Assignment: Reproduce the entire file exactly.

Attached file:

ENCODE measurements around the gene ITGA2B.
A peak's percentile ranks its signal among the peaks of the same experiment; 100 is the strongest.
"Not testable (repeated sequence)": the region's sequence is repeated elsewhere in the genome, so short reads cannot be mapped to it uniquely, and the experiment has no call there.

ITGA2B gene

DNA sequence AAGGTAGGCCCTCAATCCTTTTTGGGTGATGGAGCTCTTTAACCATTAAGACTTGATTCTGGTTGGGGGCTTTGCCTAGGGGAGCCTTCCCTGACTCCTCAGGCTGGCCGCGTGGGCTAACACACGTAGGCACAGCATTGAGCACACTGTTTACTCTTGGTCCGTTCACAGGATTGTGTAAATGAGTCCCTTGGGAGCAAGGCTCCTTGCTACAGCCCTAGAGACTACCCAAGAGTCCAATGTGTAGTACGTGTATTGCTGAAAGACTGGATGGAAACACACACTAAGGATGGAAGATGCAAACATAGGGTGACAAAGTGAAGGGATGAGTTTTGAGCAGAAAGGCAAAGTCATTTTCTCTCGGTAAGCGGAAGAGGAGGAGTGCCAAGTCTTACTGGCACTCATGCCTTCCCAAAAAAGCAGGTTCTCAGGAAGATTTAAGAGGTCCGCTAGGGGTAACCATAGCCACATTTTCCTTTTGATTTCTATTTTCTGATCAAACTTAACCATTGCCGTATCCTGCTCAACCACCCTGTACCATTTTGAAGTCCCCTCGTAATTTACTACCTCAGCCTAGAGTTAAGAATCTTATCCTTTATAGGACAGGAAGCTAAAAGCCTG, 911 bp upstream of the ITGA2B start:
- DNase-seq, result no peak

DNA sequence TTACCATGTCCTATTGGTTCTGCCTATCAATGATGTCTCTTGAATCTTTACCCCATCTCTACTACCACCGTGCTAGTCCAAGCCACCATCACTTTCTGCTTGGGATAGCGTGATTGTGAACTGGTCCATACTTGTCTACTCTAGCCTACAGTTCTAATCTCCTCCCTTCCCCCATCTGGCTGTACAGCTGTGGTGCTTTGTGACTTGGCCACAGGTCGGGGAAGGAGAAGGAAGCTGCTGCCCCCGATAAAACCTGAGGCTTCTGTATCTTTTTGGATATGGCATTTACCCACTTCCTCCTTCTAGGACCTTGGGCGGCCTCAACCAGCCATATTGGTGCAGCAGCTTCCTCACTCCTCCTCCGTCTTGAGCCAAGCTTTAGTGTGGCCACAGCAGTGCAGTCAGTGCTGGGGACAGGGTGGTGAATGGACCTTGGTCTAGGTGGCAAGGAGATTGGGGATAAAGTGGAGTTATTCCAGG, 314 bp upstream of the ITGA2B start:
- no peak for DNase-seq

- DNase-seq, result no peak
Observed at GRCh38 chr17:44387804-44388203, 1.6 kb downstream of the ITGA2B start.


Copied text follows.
ENCODE measurements around the gene ITGA2B.
A peak's percentile ranks its signal among the peaks of the same experiment; 100 is the strongest.
"Not testable (repeated sequence)": the region's sequence is repeated elsewhere in the genome, so short reads cannot be mapped to it uniquely, and the experiment has no call there.

ITGA2B gene

DNA sequence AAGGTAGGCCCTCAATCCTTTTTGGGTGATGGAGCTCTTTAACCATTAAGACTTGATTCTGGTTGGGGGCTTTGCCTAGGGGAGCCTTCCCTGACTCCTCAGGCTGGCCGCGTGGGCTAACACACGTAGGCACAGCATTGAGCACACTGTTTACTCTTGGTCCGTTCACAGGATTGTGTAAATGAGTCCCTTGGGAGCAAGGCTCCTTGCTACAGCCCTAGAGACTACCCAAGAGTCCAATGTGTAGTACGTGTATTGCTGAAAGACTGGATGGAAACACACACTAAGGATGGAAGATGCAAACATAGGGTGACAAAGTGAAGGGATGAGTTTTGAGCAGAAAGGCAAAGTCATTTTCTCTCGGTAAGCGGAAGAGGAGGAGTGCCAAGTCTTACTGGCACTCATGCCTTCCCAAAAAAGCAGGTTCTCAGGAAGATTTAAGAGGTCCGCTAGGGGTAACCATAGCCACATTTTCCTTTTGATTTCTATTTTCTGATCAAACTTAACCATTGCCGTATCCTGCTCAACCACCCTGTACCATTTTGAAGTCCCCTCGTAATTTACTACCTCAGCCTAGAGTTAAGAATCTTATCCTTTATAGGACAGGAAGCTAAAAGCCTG, 911 bp upstream of the ITGA2B start:
- DNase-seq, result no peak

DNA sequence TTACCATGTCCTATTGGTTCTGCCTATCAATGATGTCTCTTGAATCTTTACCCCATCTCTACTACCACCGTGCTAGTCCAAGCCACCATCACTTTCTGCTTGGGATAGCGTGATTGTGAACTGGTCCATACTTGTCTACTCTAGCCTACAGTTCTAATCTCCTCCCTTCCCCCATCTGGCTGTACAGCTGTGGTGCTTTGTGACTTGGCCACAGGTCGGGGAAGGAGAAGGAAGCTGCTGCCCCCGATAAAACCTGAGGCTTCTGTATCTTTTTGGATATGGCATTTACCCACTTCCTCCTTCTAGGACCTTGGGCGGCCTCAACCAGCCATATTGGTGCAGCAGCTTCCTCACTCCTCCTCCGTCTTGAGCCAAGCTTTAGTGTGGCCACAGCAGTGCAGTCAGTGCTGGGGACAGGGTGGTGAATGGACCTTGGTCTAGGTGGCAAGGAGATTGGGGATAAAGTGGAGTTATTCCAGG, 314 bp upstream of the ITGA2B start:
- no peak for DNase-seq

- DNase-seq, result no peak
Observed at GRCh38 chr17:44387804-44388203, 1.6 kb downstream of the ITGA2B start.